Author Ellen Prager is Chief Scientist for the only operating underwater scientific habitat in the world. That for me was the most surprising fact in the whole book, considering there were dozens of such habitats in the 1960s.
Prager recounts her own adventures and explains the importance of various branches of marine science. She is not a transcendent nature writer like Sy Montgomery, but her enthusiasm comes across well. Page 85 mentions the observation of a yet-unidentified 2m-long squid. A small but surprising error is her claim that we have no submersible vehicle today, manned or unmanned, that can reach the depths Piccard and Walsh pioneered in 1960, but on the very next page she mentions Japan's Kaiko, which does exactly that. Prager repeatedly returns to the need for scientists to gather data in the field and the importance of the scientific method. This slender volume (151 pages of text) is a useful addition to its genre that hopefully will inspire some of the marine scientists of the future.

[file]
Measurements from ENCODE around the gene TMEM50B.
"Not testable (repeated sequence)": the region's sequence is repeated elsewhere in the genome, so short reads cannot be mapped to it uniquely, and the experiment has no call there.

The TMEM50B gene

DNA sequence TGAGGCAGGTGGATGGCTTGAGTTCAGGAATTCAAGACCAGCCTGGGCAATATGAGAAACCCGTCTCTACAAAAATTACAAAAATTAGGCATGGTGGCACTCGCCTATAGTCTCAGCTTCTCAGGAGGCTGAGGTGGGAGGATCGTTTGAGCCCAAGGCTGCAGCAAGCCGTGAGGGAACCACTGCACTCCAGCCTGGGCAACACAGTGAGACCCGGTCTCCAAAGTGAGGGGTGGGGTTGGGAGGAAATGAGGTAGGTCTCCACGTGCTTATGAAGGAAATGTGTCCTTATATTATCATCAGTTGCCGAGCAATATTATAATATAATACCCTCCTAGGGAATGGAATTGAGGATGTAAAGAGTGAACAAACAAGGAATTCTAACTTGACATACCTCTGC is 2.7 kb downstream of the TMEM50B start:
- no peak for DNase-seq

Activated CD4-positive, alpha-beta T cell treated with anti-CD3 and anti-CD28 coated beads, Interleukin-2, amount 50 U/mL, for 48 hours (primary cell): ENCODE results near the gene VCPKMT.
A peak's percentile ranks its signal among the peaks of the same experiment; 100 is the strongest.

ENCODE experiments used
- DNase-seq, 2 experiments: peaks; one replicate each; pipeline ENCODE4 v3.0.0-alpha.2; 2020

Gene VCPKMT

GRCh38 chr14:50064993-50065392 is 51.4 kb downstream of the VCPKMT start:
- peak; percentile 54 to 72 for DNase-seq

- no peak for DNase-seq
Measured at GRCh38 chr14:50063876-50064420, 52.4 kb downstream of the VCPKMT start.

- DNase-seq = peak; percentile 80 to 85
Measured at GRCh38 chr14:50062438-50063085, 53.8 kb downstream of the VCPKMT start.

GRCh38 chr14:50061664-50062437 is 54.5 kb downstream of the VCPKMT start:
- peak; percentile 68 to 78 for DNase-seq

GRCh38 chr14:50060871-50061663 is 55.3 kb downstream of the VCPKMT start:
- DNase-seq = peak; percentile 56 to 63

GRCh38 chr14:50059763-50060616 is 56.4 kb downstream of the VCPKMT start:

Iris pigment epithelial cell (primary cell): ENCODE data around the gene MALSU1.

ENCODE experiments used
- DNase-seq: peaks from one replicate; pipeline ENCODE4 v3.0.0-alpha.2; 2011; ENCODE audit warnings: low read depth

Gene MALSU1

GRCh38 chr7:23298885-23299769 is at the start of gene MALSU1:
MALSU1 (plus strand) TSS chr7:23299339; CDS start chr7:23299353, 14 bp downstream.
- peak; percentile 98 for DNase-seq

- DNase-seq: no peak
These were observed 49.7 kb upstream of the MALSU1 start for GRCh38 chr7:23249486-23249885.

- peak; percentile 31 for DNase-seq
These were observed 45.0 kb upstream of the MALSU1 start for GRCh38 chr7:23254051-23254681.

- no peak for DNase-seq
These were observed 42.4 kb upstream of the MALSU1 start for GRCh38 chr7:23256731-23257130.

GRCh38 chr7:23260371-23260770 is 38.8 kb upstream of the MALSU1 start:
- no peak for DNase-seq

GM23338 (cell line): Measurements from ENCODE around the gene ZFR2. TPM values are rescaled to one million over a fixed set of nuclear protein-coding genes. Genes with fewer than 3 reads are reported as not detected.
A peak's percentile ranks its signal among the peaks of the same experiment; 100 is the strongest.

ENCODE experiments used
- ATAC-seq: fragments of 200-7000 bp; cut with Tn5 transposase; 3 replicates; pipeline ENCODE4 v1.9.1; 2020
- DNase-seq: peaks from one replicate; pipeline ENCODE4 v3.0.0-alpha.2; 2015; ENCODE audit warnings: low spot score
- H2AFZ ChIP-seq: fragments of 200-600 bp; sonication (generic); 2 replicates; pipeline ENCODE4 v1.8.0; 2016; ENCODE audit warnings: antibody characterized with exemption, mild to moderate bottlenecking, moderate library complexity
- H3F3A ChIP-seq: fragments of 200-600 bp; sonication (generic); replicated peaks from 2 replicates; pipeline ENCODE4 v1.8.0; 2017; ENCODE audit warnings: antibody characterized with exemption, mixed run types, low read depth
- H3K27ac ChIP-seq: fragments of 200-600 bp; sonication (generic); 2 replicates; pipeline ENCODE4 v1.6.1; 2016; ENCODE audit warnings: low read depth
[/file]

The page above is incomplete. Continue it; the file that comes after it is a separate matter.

UPDATE: Dr. Prager wrote in to correct me on the supposed error, reminding me the original Kaiko was lost and the replacement ROV is limited to depths of 7,000m. In 1995, the original Kaiko dove to 10,911m in the Mariana Trench. This is approximately equal to the record established by Piccard and Walsh in their bathyscaph Trieste, with some uncertainty due to improper calibration of the Trieste's instrumentation. Richard Ellis' Deep Atlantic (Knopf, 1996) is one good source for an account of the two vehicles' dives.